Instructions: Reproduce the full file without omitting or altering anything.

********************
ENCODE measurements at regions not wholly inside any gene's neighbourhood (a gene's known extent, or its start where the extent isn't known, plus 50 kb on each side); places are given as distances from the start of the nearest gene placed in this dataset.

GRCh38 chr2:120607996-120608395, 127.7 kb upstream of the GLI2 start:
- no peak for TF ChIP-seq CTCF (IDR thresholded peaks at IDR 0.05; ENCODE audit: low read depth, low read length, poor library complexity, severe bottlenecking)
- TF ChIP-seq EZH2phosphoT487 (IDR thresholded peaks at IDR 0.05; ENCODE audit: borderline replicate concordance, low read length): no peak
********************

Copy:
ENCODE measurements at regions not wholly inside any gene's neighbourhood (a gene's known extent, or its start where the extent isn't known, plus 50 kb on each side); places are given as distances from the start of the nearest gene placed in this dataset.

GRCh38 chr2:120607996-120608395, 127.7 kb upstream of the GLI2 start:
- no peak for TF ChIP-seq CTCF (IDR thresholded peaks at IDR 0.05; ENCODE audit: low read depth, low read length, poor library complexity, severe bottlenecking)
- TF ChIP-seq EZH2phosphoT487 (IDR thresholded peaks at IDR 0.05; ENCODE audit: borderline replicate concordance, low read length): no peak